Dr. Frances Arnold
We create enzymes that catalyze reactions not known in living systems. Our approach to expanding nature’s catalytic repertoire is inspired by how nature innovates: new enzymes appear when the ‘promiscuous’ activities of existing proteins become useful for meeting new challenges or exploiting new opportunities. Mimicking this, we start with existing proteins (in my refrigerator or in databases) and identify catalytic activities that may be known to synthetic chemistry but that nature has not (yet) discovered. Proteins with even very low levels of activity can become new enzymes as we accumulate beneficial mutations in sequential rounds of mutation and screening (directed evolution).
We have found that heme proteins are a wonderful source of new biochemistry: engineered cytochrome P450s and other heme proteins catalyze a wide range of synthetically useful carbene and nitrene transfer reactions, from alkene cyclopropanation to Si-C bond formation to direct amination of C-H bonds. It’s fascinating to observe how members of nature’s vast catalog of proteins can be evolved—with only a few mutations—to catalyze these reactions with high efficiency and selectivities, even selectively forming chemical bonds that are unknown in biology. These results demonstrate the ease with which evolution can innovate. In the future these fully genetically-encoded catalysts may access vast areas of chemical space that life has not explored.
Frances Arnold is the Dickinson Professor of Chemical Engineering, Biochemistry, and Bioengineering at the California Institute of Technology, where her work focuses on protein engineering by directed evolution, with applications in energy, chemicals, and medicine.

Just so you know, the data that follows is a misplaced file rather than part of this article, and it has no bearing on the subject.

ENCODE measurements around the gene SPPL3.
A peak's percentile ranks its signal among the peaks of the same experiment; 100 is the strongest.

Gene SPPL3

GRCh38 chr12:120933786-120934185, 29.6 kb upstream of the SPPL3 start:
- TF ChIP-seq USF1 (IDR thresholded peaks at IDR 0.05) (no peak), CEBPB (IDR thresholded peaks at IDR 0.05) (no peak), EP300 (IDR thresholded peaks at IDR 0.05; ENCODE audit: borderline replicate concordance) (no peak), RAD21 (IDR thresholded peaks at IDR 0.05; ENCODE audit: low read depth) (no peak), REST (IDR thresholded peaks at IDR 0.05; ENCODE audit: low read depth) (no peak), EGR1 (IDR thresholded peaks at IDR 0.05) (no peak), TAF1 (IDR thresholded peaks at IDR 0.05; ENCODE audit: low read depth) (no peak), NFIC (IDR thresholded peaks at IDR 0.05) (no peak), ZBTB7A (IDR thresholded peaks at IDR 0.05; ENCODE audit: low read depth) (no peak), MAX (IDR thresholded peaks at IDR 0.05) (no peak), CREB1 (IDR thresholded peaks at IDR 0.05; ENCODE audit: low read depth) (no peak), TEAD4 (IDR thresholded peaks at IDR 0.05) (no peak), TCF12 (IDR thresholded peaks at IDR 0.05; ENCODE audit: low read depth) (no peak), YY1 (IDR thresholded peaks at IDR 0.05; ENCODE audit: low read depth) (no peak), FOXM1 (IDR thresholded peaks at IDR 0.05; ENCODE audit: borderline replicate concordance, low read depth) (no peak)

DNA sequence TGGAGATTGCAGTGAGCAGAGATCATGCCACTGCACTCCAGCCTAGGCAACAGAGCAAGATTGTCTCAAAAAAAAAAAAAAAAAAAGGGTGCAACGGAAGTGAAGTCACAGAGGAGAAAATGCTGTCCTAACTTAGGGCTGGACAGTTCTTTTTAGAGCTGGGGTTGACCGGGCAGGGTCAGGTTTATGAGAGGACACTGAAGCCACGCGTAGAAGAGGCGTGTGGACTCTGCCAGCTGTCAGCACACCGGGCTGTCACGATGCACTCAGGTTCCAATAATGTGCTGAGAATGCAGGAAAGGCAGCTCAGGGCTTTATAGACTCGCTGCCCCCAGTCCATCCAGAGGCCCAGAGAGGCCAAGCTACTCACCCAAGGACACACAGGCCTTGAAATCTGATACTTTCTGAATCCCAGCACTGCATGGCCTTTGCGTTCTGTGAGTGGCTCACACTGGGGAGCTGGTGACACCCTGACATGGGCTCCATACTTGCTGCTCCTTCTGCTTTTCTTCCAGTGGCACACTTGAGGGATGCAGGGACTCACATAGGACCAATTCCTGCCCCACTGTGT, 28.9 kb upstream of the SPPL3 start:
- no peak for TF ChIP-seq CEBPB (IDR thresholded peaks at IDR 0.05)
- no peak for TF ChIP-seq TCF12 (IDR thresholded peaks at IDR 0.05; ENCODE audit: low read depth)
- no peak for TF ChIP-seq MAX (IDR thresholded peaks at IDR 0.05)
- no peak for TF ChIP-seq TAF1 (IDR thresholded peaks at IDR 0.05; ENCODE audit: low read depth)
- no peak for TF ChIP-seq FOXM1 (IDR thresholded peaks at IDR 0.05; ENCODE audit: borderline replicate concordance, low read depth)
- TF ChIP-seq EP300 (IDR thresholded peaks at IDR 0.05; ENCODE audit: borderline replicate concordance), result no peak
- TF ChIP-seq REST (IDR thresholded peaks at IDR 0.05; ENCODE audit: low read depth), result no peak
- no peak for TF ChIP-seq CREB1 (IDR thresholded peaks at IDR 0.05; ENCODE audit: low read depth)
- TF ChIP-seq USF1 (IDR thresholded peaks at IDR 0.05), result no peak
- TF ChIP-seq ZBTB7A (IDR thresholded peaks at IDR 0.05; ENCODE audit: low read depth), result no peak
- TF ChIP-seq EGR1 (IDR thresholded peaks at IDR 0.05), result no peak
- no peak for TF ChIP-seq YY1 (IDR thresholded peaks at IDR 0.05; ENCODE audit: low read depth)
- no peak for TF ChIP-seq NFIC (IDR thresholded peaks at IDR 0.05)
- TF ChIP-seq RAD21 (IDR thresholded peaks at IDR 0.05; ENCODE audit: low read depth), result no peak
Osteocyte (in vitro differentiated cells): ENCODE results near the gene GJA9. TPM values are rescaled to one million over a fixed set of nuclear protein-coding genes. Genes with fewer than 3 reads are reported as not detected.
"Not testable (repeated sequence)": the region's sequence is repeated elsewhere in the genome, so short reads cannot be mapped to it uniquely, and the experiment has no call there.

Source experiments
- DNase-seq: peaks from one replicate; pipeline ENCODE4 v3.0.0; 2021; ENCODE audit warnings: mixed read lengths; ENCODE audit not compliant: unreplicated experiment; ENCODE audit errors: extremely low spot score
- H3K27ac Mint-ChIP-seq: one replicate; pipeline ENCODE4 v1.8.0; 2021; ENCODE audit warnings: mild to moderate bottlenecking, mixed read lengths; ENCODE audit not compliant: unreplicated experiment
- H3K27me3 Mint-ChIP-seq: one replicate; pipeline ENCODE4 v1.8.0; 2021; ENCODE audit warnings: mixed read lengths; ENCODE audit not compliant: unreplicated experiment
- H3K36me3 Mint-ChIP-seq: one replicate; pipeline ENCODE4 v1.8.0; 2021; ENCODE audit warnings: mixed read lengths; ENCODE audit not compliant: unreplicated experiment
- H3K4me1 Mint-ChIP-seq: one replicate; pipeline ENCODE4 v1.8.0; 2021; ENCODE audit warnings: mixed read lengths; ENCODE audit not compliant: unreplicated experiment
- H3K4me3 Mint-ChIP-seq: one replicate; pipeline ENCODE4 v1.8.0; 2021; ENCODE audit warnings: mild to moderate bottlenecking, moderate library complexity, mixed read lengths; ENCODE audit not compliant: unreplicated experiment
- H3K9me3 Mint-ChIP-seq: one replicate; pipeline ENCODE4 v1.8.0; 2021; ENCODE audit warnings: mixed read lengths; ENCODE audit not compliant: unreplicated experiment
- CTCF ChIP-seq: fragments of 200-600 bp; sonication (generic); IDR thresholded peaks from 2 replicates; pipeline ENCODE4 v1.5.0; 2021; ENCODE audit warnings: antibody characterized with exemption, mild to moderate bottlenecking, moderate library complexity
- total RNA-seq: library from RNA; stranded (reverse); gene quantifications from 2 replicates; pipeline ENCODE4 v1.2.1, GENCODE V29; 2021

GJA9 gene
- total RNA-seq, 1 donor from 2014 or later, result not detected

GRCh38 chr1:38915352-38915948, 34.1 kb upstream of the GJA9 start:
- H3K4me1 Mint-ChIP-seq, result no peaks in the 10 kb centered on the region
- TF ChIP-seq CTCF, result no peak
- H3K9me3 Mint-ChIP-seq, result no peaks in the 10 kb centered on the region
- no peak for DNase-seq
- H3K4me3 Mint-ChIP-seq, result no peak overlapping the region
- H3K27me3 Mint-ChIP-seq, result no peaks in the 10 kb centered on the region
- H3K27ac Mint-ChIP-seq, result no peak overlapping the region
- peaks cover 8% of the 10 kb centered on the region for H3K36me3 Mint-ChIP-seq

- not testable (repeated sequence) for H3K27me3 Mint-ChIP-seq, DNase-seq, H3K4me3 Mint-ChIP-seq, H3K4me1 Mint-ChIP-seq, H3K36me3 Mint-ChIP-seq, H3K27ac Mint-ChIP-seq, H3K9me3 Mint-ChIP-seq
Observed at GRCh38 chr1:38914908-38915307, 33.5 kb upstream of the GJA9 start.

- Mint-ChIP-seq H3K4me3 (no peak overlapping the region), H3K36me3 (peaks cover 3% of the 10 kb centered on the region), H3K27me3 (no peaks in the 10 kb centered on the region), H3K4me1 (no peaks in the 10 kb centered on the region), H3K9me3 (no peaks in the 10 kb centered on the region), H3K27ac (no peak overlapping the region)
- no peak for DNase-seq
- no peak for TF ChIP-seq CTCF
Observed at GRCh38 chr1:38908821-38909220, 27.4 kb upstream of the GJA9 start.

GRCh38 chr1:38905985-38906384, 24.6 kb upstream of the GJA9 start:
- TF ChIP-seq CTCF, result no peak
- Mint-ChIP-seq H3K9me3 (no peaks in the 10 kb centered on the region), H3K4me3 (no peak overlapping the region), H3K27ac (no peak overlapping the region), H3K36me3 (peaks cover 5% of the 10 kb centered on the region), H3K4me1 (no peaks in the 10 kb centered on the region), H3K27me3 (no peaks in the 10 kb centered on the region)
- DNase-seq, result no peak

Dr. Arnold’s awards include the Raymond and Beverly Sackler Prize in Convergence Research (2017), the Millennium Technology Prize (2016), the Eni Prize in Renewable and Nonconventional Energy (2013), and the Charles Stark Draper Prize of the US National Academy of Engineering (2011) for her pioneering innovations in using laboratory evolution to create new enzymes. She was awarded the National Medal of Technology and Innovation in 2011 and was inducted into the National Inventors Hall of Fame in 2014. She has also been elected to membership in all three US National Academies of Science, Medicine, and Engineering and the American Academy of Arts and Sciences. Prof. Arnold has honorary doctorates from Stockholm University, the ETH Zurich, and the University of Chicago. She chairs the Advisory Panel of the David and Lucile Packard Foundation Fellowships in Science and Engineering program and serves as a judge for the Queen Elizabeth Prize in Engineering.
Frances Arnold holds more than 50 US patents and is active in technology transfer. She co-founded Gevo, Inc. in 2005 to make fuels and chemicals from renewable resources and Provivi, Inc. in 2013 to develop non-toxic modes of agricultural pest control. She has a BS in Mechanical and Aerospace Engineering from Princeton University and a PhD in Chemical Engineering from UC Berkeley.
This public lecture is co-sponsored by the Department of Chemical and Biomolecular Engineering's Reilly Lecture Series, and the Notre Dame Institute for Advanced Study (NDIAS).
Initiated in 1958, the distinguished Reilly Lectureship at Notre Dame is perhaps the oldest continuing endowed lectureship in chemical and biomolecular engineering in the United States. The lecture series is supported by the Peter C. Reilly Fund, which was established in 1945 in honor of the late Peter C. Reilly, a former University Trustee and recipient of an honorary LLD degree. Each Reilly speaker gives two talks in the lecture series; one for a general audience and a technical talk. The Reilly Lectures now occur annually each spring.